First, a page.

Health Benefits of Cardamom
Posted on: September 3, 2021.

Author: Prabhukrishna M, Content Creator/Chief Editor, Yokibu Editorial

What is true cardamom?

Cardamom is a spice that, botanically, belongs to the ginger family—or Zingiberaceae—whose black seeds are enclosed inside a small pod. Technically, cardamom has two main subspecies…

…whose scientific names are Elettaria—green or true cardamom—and Amomum—black, white, or red cardamom—both native to the Indian Subcontinent.

Where did cardamom originate?

Small cardamom has an antiquity that begins in 3,000 BC. Ayurveda and Chinese medicine have, for many years since, been using cardamom traditionally.

Geographically, cardamom grows as wild plants—whose fruits are collected—in the moist forests of southern India, specifically native to the Western Ghats along the Arabian Sea Coast.

Tropical parts of Asia—Bhutan, China, India, Japan, Korea, Malaysia, Sri Lanka, and Vietnam—and outside—Guatemala in Central America, and Tanzania in East Africa—is where most cardamom is cultivated.

How is the taste of cardamom?

Intensely sweet, minty, and savory, there is a rich aroma to both the seeds and the pod of cardamom.  The flavor and taste of desserts, hot and spicy dishes, as well as aromatic beverages like coffee, and tea…

…are often enhanced with the addition of cardamom—the “Queen of Spices” and third most expensive spice after saffron and vanilla.

Why cardamom?

Before elaborating the evidence-based health benefits of green “true” cardamom, following is a brief to begin with—

  • Has anti-microbial, anti-oxidant, and anti-inflammatory properties
  • Protects heart from 1) elevated cholesterol levels 2) high blood pressure
  • Helps manage diabetes
  • Lowers liver toxicity
  • Carminative for digestive problems
  • Eliminates oral health issues like cavities and bad breath

Relieves Nausea and Vomiting

According to a study published in the International Journal of Preventive Medicine, the urge to vomit following the sensation of nausea is traditionally relieved by consuming cardamom powder—and observed to lessen the severity in pregnancy—or by aromatherapy with cardamom oil.

Improves Respiratory Health

Cardamom exhibits positive potential against respiratory problems—according to a study published in the Bangladesh Journal of Pharmacology, it was shown—in laboratory animals trials—to be effective in opening closed windpipes, and protecting against inhalation injury in the lungs.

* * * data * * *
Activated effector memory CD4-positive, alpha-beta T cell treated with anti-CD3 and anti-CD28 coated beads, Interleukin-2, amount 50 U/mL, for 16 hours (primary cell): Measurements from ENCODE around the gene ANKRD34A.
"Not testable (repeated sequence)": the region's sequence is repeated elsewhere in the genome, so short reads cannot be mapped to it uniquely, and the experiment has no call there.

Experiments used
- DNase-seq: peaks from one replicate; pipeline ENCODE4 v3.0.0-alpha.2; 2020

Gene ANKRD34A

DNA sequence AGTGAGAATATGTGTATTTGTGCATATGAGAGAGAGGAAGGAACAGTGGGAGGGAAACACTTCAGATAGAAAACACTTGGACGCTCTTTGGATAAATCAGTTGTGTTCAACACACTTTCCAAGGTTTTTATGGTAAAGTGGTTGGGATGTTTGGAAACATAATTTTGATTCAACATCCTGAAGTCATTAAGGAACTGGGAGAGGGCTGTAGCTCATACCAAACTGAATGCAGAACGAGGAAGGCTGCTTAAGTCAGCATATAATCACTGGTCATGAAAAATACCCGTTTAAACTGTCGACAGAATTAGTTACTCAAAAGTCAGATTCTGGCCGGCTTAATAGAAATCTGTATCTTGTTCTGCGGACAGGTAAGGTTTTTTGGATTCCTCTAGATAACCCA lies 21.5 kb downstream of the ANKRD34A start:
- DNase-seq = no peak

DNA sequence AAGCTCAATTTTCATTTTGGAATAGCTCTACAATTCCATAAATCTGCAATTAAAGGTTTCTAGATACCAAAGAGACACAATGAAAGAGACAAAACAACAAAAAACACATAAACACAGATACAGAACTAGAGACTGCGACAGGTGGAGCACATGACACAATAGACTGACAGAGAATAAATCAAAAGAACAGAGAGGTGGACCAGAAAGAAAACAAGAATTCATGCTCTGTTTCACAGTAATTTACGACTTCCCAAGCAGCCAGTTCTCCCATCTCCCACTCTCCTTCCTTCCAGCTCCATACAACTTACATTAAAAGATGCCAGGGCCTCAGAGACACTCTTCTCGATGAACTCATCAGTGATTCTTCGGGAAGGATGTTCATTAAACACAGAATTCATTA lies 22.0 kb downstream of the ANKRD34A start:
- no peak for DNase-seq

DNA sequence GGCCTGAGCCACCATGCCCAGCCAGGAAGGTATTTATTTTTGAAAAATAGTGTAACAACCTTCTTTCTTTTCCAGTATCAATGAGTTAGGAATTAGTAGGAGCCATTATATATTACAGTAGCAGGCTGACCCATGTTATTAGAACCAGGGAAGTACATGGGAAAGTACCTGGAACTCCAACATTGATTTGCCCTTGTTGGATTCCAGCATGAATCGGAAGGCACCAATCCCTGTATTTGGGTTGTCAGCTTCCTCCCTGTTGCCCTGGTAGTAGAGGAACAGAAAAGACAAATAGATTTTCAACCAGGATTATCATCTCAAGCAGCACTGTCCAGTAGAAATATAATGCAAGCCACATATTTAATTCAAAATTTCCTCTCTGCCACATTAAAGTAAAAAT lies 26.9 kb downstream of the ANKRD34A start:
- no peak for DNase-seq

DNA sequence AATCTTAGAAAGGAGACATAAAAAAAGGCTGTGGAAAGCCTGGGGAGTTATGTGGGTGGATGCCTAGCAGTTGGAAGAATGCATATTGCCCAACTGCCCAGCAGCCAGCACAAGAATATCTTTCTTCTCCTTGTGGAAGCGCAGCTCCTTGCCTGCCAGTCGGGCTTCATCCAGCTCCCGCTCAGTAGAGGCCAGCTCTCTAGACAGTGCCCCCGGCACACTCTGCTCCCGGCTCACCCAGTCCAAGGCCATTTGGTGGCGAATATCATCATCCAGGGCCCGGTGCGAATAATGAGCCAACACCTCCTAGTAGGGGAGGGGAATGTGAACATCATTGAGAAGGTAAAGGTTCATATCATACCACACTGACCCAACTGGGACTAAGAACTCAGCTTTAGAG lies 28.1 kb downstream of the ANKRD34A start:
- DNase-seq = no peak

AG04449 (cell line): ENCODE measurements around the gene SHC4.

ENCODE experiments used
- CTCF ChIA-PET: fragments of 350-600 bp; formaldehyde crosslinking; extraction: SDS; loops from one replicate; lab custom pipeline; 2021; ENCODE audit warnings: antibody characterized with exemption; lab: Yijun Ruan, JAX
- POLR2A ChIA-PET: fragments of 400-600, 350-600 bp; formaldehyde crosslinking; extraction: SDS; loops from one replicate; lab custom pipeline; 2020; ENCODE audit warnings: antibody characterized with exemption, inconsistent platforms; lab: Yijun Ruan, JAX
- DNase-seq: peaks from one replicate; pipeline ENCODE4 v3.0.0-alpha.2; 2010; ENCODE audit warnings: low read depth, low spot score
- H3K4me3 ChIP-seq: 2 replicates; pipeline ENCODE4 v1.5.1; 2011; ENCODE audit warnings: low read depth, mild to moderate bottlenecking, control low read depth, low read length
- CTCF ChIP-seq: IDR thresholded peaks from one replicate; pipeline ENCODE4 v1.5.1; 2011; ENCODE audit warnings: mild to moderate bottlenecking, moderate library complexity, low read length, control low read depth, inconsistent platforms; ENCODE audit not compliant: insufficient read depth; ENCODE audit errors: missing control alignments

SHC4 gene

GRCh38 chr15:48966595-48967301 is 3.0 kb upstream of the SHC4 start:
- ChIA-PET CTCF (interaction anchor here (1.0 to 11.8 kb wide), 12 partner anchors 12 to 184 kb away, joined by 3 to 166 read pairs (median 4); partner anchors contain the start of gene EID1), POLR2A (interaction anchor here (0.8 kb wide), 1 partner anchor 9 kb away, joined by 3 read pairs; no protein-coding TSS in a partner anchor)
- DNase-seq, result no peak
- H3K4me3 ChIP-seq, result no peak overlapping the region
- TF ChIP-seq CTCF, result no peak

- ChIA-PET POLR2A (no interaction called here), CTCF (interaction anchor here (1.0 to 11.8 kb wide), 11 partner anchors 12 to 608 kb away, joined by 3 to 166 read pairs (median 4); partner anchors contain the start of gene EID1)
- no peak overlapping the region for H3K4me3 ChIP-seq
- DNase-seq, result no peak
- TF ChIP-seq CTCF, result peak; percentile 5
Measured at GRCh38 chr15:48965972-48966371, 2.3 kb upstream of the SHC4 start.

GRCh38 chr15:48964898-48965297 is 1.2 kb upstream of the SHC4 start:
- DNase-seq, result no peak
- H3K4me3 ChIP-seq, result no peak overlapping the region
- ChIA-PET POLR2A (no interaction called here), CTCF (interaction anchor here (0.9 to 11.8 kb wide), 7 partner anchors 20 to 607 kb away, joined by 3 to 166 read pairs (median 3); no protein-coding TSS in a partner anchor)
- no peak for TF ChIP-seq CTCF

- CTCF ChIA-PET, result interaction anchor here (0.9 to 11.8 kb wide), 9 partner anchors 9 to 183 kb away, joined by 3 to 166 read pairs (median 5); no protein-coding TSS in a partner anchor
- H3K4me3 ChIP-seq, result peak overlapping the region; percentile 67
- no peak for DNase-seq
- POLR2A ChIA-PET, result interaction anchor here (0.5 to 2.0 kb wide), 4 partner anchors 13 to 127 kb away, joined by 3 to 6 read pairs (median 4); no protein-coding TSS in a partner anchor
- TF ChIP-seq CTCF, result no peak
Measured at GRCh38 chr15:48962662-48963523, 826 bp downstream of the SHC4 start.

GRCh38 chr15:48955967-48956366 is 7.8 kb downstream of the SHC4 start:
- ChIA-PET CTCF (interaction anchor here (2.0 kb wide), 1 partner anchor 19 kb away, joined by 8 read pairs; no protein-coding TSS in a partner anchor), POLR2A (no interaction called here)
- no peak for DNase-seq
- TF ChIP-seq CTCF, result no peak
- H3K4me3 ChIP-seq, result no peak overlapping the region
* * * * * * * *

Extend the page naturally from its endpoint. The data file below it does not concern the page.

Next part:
Blood circulation—and oxygen uptake—during exercise increases by inhaling cardamom essential oil, as supported by medical evidence.

Relaxes the mind and relieves depression

As an effective choice for handling stressful conditions, it is believed that cardamom—specifically cardamom essential oil, one of the major oils used in aromatherapy—possesses anti-depressant properties.

Based on medical evidence derived from test animals, cardamom extracts were found to lower anxiety symptoms similar to that of PTSD—Post Traumatic Stress Disorder.

According to a study published in the Saudi Journal of Biological Sciences, offspring of mice showed enhanced learning, memory, and behavior, after their parents had consumed cardamom during pregnancy.

Improves Liver Health

The hepatoprotective properties of cardamom extracts has been suggested by research to have beneficial effects on the liver—in people with elevated cholesterol levels, triglycerides, and liver inflammation—and the potential to lower the risk of liver diseases.

Cardamom was also found to lower the toxic or damaging effects of antibiotics like gentamicin, according to evidence-based research.

Alleviates discomfort in the digestive tract

Ayurveda, Chinese medicine, and the Unani system have—as a remedy for digestive problems—been traditionally using cardamom for its carminative and stomachic properties.

Acidity, flatulence, stomach cramps, and such gastrointestinal discomforts could potentially be controlled by a distinct, natural component of cardamom—its methanolic extract.

Volatile oils extracted from cardamom may have a positive influence on gastric ulcers, concluded a study  published in the Journal of Ethnopharmacology.

According to a study published in the Phytotherapy Research, cardamom was found to generate a protective bio-shield against Helicobacter pylori—the bacterium linked to stomach ulcers.

Assorted Health Benefits: Sore Throat, Hiccups, and Urinary Disorders

According to evidence-based recommendation, painful sore throats can be controlled by a morning gargling solution of cardamom steeped in boiling water.

Laughing, an awkward swallow, or other conditions can cause spasms in the tissue just below the lungs resulting in hiccups. Preparing a cardamom infusion by boiling cardamom powder in water for an extended time—to concentrate its active components—is recommended as a remedy.

Urinary tract diseases and kidney disorders—such as cystitis, nephritis, bleeding, or gonorrhea—could have been treated by Ayurveda using cardamom.



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